Throughout high school, Naranchimeg Altai of Mongolia favored the subjects of math and physics and had dreams of becoming an engineer. “I was a science person,” she said. “But then I started doing some research on schools and discovered liberal arts … and Wesleyan seemed to be a good fit. I wanted a large community with small classes and many options. I like physics, but I also like English and education.”
Altai applied, was accepted, and on Aug. 26, she took her first steps on American soil. She joins 116 other new international students at Wesleyan who come from locations across the globe.
The international students make up approximately 13 percent of the Class of 2022 and hail from 37 countries including China, Russia, India, Mongolia, Nepal, The United Kingdom, and Oman. This year, Wesleyan also welcomes students from Kosovo, Rwanda, Poland, and Lebanon.
“No question. This is truly a class of global citizens,” said Nancy Hargrave Meislahn, vice president and dean of admission and financial aid.
Wesleyan’s overall population of approximately 450 enrolled international students includes U.S. citizens living abroad as well as international citizens studying here on campus.
Altai’s first impression of Americans was positive. “People here seem less stressed than they do in Mongolia. People are nice, and it’s ok to bump into a stranger and smile.”
Beijing, China, resident Hairihan learned about Wesleyan from alumnus Tomer Rothschild ’94, who is the cofounder of Elite Scholars of China (ESC), an agency that aims to educate China’s top high school students about their undergraduate options in the United States. Rothschild encouraged Hairihan to visit and tour campus last winter.
“I’m interested in film and social sciences, and Wesleyan has good programs in both (disciplines). Wesleyan was a good choice for me.”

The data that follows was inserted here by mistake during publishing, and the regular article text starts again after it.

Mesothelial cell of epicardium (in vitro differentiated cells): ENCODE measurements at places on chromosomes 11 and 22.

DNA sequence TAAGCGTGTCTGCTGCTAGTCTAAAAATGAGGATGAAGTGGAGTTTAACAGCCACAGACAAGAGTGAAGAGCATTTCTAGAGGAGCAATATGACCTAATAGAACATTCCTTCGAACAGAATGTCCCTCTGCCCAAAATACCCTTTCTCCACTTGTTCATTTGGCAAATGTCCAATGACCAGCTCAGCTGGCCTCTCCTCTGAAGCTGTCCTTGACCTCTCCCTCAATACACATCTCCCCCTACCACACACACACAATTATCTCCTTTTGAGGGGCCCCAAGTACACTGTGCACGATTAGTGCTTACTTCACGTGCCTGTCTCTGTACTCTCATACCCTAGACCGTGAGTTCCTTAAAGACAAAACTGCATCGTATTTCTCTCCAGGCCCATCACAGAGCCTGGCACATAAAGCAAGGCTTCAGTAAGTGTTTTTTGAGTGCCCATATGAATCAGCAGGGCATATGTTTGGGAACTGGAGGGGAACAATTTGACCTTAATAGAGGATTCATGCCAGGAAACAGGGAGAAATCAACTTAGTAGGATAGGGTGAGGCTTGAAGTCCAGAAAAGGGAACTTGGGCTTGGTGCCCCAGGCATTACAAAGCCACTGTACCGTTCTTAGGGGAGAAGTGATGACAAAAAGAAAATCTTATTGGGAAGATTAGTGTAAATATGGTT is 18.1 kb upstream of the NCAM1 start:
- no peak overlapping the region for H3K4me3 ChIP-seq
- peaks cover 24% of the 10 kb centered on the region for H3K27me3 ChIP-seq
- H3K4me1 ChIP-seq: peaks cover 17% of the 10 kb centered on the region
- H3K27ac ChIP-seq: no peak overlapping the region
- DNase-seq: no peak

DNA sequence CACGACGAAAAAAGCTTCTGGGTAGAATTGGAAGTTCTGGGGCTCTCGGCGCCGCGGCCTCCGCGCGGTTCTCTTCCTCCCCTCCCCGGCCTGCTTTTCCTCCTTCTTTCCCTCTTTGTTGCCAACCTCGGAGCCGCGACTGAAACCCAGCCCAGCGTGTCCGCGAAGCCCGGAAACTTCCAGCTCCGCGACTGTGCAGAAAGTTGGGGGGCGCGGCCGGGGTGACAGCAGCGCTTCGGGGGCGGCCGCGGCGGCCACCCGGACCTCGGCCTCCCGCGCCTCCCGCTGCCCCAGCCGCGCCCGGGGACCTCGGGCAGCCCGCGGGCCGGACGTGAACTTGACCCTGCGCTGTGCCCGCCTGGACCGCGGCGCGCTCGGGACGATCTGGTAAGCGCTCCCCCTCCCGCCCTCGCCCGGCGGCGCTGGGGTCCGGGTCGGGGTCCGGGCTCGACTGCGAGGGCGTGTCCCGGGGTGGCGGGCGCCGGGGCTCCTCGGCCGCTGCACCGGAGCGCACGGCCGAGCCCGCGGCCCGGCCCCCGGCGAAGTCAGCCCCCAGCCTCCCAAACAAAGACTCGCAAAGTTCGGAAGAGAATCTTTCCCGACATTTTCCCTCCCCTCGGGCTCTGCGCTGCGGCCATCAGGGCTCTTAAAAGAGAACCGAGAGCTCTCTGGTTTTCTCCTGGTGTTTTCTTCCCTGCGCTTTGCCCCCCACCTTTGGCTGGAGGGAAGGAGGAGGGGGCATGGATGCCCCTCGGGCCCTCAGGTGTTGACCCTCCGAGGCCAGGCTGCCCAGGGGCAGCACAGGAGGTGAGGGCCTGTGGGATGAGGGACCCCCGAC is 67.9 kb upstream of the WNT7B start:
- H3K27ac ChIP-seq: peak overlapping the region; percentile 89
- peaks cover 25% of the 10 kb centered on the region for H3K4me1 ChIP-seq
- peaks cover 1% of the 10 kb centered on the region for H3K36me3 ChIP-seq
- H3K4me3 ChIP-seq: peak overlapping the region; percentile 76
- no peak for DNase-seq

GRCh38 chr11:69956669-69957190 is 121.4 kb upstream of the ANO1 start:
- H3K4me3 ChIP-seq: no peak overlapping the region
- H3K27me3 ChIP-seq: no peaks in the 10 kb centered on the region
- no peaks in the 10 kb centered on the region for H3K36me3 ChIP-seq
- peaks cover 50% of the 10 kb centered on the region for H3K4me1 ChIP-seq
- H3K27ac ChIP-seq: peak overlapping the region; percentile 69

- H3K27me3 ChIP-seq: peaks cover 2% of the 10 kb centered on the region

Alice Musabe ’22 is an international student from Rwanda. She attended Bridge2Rwanda, a 16-month program that assists Rwandan students by guiding and supporting outstanding high school students to apply to and study at top U.S colleges.
Musabe—who is impressed by the technology at Wesleyan, the multitude of academic fields to study, and the “warm, welcoming people”—is already settling into her new life, but Middletown is lacking one major comfort of home.
“There’s no African food here. I miss that already.”
New international students arrived Aug. 26–27 and participated in International Student Orientation through Aug. 28.
During this time, students attended sessions that addressed immigration and I-9 processing, health and medical insurance issues, programs about cultural adaptation, and liberal arts education and U.S. systems. They also participated in a scavenger hunt, student panels, skits, and a group dinner. This program prepares international students and U.S. citizens living abroad to successfully transition to New Student Orientation.
On Aug. 28, the international students gathered for a group photo at Usdan University Center. Dinner and skits followed at Beckham Hall. Photos of the event are below: (Photos by Olivia Drake)